“Defining role and duties of Head of State as a ceremonial figurehead”
There are really only three questions to be asked about a Scottish Head of State, but they have very complicated answers.
The SNP have claimed they wish the Queen to remain as Head of State if the independence referendum goes Yes in autumn 2014. Certainly this is not a dealbreaker for me: I don’t know how I’ll vote, but whether or not Scotland becomes a republic is not a factor in that decision. Harking back to 1603, the SNP say they wish to dissolve the Union of Parliaments but not the Union of Crowns: a circumstance that applied to James VI and I, Charles I, Charles II, James II & VII, the joint and multi-numbered monarchs William III & II and Mary II, and Anne.
That the current monarch is both Elizabeth I of Scotland and Elizabeth II of England matters enough to some people that the Post Office carefully do not use the EIIR logo in Scotland because if they do, it gets vandalised. It’s not a non-issue.
The three options are:
(1) Do we want to keep the Union of Crowns?
Elizabeth II, and later Charles III, and William V, would find no change at all – the same state lodgings at Holyrood, the holiday home at Balmoral: they would reign over Scotland as they always did, and the Trust which owns Balmoral would continue to function to allow the royal family to spend their holidays there undisturbed by pesky taxation or animal welfare inspectors. Andy Wightman notes:
Queen Victoria took a lease of Balmoral Estate in 1848 from the Trustees of the Duke of Fife. The estate was then purchased in 1852, not by Queen Victoria, but by Prince Albert since the 1760 Civil List Act meant that any property bought by the Monarch would become part of the Crown Estate (the revenues of which are surrendered to Parliament in return for the Civil List). It was thus necessary to pass the Balmoral Estates Act in 1852 to confirm the legality of the purchase and to enable Victoria to inherit Balmoral following Albert’s death. The Crown Private Estates Act was then passed in 1862 to permit the further purchase of land in Scotland.
Balmoral Estate is, furthermore, not owned by the Queen. It is owned by Trustees Nominated and Appointed by Her Majesty Elizabeth the Second. The Queen is the beneficiary of this Trust. In 1997, the Trustees were Rt. Hon. David George Coke Patrick Ogilvy, Earl of Airlie (Cortachy Castle, Cortachy, Kirriemuir, Angus), Sir Iain Tennant KT LLD (Lochnabo, Llanbryde, Moray), and Michael Charles Gerard Peat CVV, Keeper of the Privy Purse (St James Palace, London)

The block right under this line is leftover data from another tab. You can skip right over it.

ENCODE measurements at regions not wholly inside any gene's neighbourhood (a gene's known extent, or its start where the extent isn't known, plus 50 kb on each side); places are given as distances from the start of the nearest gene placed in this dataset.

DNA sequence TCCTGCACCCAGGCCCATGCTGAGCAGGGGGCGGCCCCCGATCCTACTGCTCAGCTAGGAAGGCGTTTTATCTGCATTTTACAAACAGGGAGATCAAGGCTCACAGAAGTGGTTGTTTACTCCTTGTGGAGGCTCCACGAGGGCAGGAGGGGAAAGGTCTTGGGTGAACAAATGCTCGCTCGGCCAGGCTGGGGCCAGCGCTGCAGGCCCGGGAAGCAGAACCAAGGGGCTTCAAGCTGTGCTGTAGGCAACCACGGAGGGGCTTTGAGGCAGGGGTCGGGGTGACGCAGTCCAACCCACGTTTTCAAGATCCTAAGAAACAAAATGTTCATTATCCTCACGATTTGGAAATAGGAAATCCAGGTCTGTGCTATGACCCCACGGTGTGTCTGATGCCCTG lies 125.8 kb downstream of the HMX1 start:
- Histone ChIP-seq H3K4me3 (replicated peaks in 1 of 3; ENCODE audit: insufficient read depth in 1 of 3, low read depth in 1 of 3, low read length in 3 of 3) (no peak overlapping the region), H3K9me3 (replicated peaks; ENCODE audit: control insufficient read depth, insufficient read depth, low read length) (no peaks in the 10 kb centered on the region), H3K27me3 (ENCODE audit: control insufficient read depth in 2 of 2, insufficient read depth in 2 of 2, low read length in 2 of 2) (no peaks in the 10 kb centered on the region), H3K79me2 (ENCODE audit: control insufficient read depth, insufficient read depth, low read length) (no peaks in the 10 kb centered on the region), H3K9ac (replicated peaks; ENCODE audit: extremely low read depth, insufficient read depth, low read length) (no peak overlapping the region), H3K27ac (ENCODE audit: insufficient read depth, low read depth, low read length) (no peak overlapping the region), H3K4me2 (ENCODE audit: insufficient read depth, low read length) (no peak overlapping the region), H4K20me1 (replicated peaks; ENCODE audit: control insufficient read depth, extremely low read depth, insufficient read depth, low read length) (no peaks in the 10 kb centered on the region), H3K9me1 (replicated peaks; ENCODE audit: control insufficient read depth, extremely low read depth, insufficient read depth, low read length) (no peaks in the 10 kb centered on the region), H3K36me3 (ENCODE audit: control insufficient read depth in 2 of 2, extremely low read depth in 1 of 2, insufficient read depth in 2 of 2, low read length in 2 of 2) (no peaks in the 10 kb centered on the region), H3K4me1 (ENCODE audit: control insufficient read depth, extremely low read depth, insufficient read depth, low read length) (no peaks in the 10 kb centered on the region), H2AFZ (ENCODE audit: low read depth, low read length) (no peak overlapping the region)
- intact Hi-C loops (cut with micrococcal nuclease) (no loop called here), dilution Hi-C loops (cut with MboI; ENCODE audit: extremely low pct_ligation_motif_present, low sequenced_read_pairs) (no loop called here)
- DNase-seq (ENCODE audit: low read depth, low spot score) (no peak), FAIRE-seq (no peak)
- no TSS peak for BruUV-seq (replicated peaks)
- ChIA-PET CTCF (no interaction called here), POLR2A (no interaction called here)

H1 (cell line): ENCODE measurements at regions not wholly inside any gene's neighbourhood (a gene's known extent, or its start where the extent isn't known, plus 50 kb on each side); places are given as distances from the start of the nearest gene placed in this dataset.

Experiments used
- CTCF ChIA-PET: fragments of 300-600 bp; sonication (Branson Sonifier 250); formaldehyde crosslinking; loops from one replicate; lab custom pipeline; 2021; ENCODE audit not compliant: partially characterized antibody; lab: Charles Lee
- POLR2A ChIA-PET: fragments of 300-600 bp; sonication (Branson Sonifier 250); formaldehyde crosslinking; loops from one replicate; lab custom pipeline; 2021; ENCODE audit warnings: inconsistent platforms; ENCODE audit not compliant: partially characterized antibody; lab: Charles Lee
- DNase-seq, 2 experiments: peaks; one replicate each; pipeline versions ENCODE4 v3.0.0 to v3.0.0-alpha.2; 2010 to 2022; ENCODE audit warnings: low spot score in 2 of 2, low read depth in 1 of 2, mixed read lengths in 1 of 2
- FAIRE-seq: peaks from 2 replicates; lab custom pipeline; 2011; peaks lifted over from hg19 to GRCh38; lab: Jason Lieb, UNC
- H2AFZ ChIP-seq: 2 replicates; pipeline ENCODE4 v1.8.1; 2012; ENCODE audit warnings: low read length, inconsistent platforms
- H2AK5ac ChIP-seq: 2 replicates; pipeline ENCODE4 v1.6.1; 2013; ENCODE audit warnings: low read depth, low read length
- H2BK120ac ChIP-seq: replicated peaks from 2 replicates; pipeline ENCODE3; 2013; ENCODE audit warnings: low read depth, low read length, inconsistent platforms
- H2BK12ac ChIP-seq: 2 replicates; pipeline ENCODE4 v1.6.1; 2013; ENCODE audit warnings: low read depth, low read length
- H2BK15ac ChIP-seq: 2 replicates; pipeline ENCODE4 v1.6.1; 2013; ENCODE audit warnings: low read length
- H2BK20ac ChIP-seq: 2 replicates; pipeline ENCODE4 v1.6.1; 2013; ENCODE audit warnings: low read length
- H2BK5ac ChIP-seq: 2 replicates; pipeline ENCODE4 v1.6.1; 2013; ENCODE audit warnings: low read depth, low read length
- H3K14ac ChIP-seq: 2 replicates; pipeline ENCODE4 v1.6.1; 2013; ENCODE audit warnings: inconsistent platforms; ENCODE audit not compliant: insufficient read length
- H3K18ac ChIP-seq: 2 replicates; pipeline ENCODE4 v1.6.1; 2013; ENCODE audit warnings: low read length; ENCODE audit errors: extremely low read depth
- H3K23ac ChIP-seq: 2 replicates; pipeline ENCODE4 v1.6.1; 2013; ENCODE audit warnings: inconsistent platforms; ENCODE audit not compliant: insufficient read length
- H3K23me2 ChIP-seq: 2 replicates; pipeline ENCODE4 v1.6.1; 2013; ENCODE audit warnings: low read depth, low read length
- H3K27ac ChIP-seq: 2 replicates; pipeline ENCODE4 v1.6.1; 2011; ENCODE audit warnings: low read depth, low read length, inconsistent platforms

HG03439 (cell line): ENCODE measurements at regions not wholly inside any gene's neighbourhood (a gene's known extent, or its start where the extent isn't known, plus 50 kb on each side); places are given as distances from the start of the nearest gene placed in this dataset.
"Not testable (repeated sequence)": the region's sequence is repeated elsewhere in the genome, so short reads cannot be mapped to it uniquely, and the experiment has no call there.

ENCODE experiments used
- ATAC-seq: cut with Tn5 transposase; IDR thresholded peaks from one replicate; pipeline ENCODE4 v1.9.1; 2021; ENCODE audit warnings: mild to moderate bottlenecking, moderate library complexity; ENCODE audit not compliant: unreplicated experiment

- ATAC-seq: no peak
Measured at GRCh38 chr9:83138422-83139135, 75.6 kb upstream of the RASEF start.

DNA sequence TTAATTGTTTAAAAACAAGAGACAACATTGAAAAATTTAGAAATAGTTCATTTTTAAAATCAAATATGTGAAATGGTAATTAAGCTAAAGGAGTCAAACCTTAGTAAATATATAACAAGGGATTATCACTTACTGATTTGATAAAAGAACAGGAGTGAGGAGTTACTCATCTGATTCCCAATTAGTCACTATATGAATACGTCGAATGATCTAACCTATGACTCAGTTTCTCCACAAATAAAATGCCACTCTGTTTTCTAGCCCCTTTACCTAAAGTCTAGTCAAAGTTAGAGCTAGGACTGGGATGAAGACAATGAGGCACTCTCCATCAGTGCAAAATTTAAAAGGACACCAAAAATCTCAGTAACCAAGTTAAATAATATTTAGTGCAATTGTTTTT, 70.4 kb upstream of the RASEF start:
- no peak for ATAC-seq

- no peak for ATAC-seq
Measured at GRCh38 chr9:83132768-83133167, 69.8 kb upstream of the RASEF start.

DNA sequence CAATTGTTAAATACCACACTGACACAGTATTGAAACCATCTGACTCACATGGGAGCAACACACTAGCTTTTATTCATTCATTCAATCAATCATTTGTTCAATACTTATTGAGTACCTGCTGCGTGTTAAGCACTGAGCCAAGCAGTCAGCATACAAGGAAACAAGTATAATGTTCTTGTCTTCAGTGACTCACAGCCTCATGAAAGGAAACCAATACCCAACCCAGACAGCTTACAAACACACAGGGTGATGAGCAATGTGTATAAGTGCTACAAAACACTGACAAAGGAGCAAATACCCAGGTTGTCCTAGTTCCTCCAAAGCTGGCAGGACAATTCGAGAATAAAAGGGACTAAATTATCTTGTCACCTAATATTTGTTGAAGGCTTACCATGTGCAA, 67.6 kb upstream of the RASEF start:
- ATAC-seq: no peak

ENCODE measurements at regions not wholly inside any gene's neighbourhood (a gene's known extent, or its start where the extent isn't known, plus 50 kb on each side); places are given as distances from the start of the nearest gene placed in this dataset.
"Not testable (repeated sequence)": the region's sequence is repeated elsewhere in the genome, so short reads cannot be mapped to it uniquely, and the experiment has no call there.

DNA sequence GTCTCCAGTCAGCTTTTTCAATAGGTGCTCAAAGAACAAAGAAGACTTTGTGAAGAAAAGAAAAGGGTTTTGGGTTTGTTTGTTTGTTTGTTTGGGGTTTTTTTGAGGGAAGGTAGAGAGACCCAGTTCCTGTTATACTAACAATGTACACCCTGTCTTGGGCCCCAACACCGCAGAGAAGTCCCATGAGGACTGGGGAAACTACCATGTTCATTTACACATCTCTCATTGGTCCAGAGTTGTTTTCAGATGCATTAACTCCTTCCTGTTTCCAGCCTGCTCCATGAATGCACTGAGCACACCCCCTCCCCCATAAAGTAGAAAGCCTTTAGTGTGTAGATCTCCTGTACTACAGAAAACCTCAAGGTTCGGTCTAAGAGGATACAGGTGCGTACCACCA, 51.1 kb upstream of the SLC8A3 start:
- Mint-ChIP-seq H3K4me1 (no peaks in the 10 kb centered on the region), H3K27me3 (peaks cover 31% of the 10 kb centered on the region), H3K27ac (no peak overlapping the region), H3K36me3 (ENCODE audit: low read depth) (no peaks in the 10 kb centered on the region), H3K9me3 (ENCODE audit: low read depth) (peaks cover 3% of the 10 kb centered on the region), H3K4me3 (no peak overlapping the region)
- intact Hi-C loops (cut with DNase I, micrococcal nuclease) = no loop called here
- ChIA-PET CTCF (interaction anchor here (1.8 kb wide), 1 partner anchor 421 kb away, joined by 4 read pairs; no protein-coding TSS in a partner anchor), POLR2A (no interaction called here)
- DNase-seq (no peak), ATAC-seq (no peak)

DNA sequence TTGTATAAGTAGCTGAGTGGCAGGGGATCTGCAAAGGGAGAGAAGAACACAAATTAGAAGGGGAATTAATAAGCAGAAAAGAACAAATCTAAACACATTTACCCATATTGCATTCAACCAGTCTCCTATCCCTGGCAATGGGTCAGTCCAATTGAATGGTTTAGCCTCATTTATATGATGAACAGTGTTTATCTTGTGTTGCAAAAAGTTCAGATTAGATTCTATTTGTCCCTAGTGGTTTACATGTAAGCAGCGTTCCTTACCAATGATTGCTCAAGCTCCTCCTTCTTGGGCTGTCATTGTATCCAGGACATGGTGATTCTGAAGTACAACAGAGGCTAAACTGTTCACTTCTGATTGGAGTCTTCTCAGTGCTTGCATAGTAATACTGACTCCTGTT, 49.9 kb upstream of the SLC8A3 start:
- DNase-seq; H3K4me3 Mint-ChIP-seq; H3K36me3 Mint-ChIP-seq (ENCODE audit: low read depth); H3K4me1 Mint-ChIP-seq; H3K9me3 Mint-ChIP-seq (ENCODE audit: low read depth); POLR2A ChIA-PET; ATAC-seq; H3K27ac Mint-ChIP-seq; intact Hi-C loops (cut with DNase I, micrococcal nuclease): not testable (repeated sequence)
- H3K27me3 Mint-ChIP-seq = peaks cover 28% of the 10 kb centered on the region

The reason for this arrangement is to be found in Section 4 of the Crown Private Estates Act 1862 which stipulates that the Queen’s private estates in Scotland shall be held by Trustees. Balmoral Estate has thus been exempt from inheritance taxes and death duties ever since as Trusts don’t die. The Crown Private Estates Act is a reserved matter for the UK Parliament so there’s not much the Scottish Parliament can do about any of this.
(2) Do we want Scotland to become independent, but retain a constitutional monarchy?
Scotland would retain a constitutional monarch as head of state, like Canada, or any other Commonwealth realm. A Scottish viceregal representative would be appointed Governor General of Scotland, who would continue the functions of providing Royal Assent to Acts of Parliament and whatever other constitutional functions are decided on.
(3) Do we want Scotland to become an independent republic?
Instead of a hereditary monarch as head of state, the Constitution defines a means for electing someone to become the Head of State and hold constitutionally-defined functions. We’d want to decide if the chief of state in Scotland was to be divorced from party politics, when and how often and how much real power this chieftain would have: whether to call them chief or president or some other title. The Crown estates in Scotland would become the property of the state: the Scottish Parliament could repeal the Crown Private Estates Act and consider Balmoral and other broader issues of land ownership in Scotland.
(Land ownership in Scotland is a question for constitutional discussion in itself.)
This is not an abstract question. There are some very real issues to be considered, that should be considered. Whichever answer we decide on, it shouldn’t just be “let’s not change things from the way they were in 1603″.